By Sarah White
Change of Plans
In October 1971 I turned 15. Winter passed in short hours after school that barely allowed time for rustling up the horses, then feeding them in their stalls while we talked in the tack room. Spring and then summer approached with a promise of Driver’s Ed classes for me. By the next winter I would be able to drive myself to the farm. Or so I thought.
On Memorial Day 1972, with another summer of “pretend” on horseback beckoning, I felt inspired to ride again.
The fallen beech where I went to read also presented an essential mounting block. It was from here I would swing my leg over Cocoa’s nervous back. That day she moved abruptly and I overshot.
I can’t explain why I thought, as I slipped sideways, that I could just land on my foot and with a spring from my leg regain my seat. If I had ever been remotely that coordinated or athletic it was still a long shot to believe it would save me now. And of course it didn’t. Ankle crumpled. Denise knocked on the back door of the Big House and used their phone to call my mother. In the station wagon we crawled through race-day traffic to a hospital in downtown Indianapolis. My plan to spend the summer with horses and driving lessons was shattered along with my ankle.
The insult to my ankle was a big one; somehow the injury required a cast that came halfway up my thigh and would have to stay on until school started that fall. My brothers rebelled at shouldering the horse-feeding chore I could not now perform. Each day their protests grew more extreme. Even I could see the situation was untenable. But what to do?
My father, my pal, my co-conspirator, engineered a solution.
In his endless rounds of coffee and conversation at the drug store, he had learned of a young hippie couple who were renting a farm for the summer just a few miles up the road from the Horse Farm. They were dying for a horse but only temporarily. My father whipped up an impressive-sounding rental contract, and Cocoa went out on loan to the hippies.
I laid on the sofa at home watching TV that whole summer, hiding from life, refusing visits from neighborhood playmates, school pals, and the girls from the stable. When the 1972 Summer Olympics came along, I was thankful for the diversion. I switched the channel to avoid the equestrian events when they came on.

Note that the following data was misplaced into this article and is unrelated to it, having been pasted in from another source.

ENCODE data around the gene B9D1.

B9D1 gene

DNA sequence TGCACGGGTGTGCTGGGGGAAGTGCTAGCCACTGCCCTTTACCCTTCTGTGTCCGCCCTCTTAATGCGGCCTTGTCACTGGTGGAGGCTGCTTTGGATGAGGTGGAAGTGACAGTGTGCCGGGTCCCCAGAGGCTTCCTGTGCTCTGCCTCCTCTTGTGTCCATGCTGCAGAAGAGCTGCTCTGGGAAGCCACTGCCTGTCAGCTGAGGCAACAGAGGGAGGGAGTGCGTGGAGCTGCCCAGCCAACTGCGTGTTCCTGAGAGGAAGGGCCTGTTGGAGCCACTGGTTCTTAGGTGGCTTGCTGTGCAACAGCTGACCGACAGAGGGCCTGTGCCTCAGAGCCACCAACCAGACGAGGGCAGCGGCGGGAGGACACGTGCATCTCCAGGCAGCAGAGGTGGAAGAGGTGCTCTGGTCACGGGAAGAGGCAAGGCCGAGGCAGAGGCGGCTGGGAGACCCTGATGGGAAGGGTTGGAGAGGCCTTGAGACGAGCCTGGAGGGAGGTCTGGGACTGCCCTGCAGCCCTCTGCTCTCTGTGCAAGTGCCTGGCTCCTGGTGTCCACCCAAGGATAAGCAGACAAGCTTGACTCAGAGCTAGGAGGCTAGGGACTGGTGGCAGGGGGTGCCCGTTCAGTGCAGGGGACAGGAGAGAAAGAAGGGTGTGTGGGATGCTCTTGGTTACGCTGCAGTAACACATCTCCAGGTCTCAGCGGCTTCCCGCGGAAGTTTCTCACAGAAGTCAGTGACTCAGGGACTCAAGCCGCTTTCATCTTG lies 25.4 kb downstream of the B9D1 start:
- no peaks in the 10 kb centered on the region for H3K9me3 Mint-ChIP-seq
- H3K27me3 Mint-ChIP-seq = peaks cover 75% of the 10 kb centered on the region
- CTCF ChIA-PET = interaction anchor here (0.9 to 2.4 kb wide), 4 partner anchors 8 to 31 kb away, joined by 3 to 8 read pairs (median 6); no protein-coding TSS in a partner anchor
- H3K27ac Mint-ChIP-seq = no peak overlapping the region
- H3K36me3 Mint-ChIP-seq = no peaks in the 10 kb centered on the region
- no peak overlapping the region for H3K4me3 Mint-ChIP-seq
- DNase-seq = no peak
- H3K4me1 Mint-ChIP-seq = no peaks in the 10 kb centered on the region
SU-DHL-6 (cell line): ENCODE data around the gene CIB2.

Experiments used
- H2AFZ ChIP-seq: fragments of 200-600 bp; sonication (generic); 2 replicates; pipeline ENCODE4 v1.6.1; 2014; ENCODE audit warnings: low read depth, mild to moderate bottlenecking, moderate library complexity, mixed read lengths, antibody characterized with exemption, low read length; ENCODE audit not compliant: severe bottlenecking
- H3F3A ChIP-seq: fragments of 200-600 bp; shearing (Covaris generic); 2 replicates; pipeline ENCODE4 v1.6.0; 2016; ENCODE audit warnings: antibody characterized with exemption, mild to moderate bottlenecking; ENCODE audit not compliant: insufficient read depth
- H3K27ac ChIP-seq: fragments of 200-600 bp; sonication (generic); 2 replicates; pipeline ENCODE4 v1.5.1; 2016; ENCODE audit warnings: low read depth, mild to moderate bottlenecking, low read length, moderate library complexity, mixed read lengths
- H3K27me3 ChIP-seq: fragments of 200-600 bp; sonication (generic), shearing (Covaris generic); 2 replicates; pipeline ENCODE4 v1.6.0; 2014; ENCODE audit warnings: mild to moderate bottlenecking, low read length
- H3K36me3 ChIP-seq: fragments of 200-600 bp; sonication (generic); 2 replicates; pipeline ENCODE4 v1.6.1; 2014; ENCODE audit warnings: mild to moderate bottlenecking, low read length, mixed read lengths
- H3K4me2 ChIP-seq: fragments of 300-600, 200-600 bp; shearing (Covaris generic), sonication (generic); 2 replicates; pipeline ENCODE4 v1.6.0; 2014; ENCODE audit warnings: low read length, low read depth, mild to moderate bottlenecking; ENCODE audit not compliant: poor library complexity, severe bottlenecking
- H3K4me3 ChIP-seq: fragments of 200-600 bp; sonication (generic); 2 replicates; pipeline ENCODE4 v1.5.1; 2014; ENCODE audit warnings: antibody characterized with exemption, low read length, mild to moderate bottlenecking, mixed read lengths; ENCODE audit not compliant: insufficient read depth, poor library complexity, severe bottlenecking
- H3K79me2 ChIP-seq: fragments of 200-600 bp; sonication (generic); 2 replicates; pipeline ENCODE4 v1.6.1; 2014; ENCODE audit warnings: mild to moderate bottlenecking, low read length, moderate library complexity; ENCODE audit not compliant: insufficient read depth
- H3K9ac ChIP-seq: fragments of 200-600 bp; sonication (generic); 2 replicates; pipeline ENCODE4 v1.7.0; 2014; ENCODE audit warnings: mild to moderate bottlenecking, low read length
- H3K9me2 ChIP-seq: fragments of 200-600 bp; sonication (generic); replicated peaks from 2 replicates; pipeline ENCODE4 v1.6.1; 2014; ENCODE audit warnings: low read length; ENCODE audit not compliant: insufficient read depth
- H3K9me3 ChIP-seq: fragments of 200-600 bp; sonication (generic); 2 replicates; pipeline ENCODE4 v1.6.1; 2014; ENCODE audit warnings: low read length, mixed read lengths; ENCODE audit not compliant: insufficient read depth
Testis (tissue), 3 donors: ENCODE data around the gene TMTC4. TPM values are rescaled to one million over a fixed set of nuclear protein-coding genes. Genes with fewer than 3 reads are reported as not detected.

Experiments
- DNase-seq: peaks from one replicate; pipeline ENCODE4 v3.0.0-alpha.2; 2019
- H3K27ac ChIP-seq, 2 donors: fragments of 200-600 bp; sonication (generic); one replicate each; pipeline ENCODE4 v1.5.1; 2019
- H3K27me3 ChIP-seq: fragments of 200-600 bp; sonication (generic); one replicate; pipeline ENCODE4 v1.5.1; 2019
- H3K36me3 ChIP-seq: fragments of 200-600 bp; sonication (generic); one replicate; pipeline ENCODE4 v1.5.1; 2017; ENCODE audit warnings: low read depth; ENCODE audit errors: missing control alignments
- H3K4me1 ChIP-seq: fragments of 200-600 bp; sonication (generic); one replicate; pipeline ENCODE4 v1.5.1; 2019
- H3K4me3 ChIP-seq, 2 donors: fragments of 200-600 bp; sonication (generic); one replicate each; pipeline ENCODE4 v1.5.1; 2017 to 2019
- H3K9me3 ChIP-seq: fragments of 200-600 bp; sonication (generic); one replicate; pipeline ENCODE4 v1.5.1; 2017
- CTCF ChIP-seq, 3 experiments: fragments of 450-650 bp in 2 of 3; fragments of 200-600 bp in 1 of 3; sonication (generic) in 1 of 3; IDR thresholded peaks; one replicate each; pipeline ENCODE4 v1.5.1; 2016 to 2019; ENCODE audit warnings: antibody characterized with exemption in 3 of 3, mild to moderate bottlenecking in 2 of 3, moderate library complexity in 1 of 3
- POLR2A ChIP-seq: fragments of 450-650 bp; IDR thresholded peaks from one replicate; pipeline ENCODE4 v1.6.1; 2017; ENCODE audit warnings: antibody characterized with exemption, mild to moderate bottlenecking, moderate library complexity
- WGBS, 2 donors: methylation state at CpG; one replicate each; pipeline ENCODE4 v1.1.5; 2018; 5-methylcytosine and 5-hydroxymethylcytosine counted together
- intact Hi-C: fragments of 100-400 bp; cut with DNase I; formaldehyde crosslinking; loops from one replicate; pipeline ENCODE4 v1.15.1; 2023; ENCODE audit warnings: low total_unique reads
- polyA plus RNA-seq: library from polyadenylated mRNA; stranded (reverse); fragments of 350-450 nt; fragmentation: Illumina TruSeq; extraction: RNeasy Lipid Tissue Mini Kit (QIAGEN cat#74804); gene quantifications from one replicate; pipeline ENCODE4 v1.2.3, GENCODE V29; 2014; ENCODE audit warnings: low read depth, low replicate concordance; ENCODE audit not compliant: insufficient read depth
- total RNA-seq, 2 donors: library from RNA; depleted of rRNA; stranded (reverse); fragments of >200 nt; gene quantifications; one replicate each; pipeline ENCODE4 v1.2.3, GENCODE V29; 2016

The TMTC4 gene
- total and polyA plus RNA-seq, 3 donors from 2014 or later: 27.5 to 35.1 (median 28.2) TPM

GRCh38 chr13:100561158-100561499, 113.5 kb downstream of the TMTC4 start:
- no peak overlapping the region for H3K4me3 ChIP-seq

Fall brought my sixteenth birthday and not long after that, the use of my mended leg. Cocoa returned from her stay with the hippies and I began making trips to the farm again. Again I whiled away an hour a day while Cocoa ate her meals. But I never rode Cocoa again.
What happened next
This time it was my mother who would drive me to the farm, and spend an hour in the car reading proofs (she worked as a book editor) while I walked or read or cleaned stalls, but never rode. I loved having my big furry pet, I loved grooming her and feeding her and cleaning around her. I simply had lost the urge to disturb our relationship with my attempts to ride.
Denise was a year older now, and so was the foal. Instead of riding with me around the fields playing “pretend”, she now spent her afternoons training her yearling and cuddling in the hayloft with the little boyfriends who followed her out to the farm like the dogs they were.
That winter I took a fencing class at the YMCA to help rebuild my ankle. I met a pair of interesting boys in that class and soon I had a new set of friends, boys and girls from down in Indianapolis’ central city.
By spring I wanted to spend what free time I had with my new friends. More mature urges were competing for the afterschool hours I was spending at the stable. Now not only my family members were making sacrifices for the horse—I was too.
This time I engineered the solution. One of the boys I met in fencing class lived on a small farm. He knew a girl who wanted to buy a horse to keep there. Following a swirl of phone calls she came to visit Cocoa, and came back with a trailer and a check for $125. On the anniversary of my ankle-breaking, Cocoa disappeared over the horizon with a switch of her beautiful black tail.
My horse phase was over.
When I look back on my time with Cocoa, I’m conflicted. I am peeved at my parents for not finding the extra $500 that would’ve brought me an amenable horse and an entirely different story arc. I am mad at my father for making my mother cry, for not knowing better than to help me scheme a horse into our lives.
On the other hand, I am happy I got to be friends with a horse. There was in my relationship with Cocoa the same kind of inter-species joy I find today with my dog, a similar pleasure in time spent wordlessly pursuing mutual interests.
And I am glad, deeply glad, that I got a horse exactly when I did, because it bought me time. Those two years at the farm held me out of harm’s way. The love I directed toward Cocoa I would have turned toward boys that much sooner, and trouble would have followed; I am sure of that. Instead I spent those two winters in a deep relationship with nature, a relationship that marked and shaped me. It was my first love, and better than any boy could have brought me.
Today yet another suburban development covers the horse farm; half-million-dollar homes on half-acre lots sit where the pond, the rise, the creek, and the sugar bush mapped our world like Winnie the Pooh’s “Hundred Acre Woods.”
I went back once. Walking those cul de sacs was so abstract it conjured nothing about the time I spent there, only anger at the suburbs that gobbled my horsey history.
You can’t always get what you want
But if you try sometimes
You get what you need.
Thank you Sarah, for telling of your horse crazy years. I remember mine all too well. My close friends all had their own, but I never did. But my mother helped by asking a neighbor farmer if I could borrow one of his horses sometimes. She was called ‘Topsy”. Keeping our need for boys at bay – a very interesting thought! Sheila Spear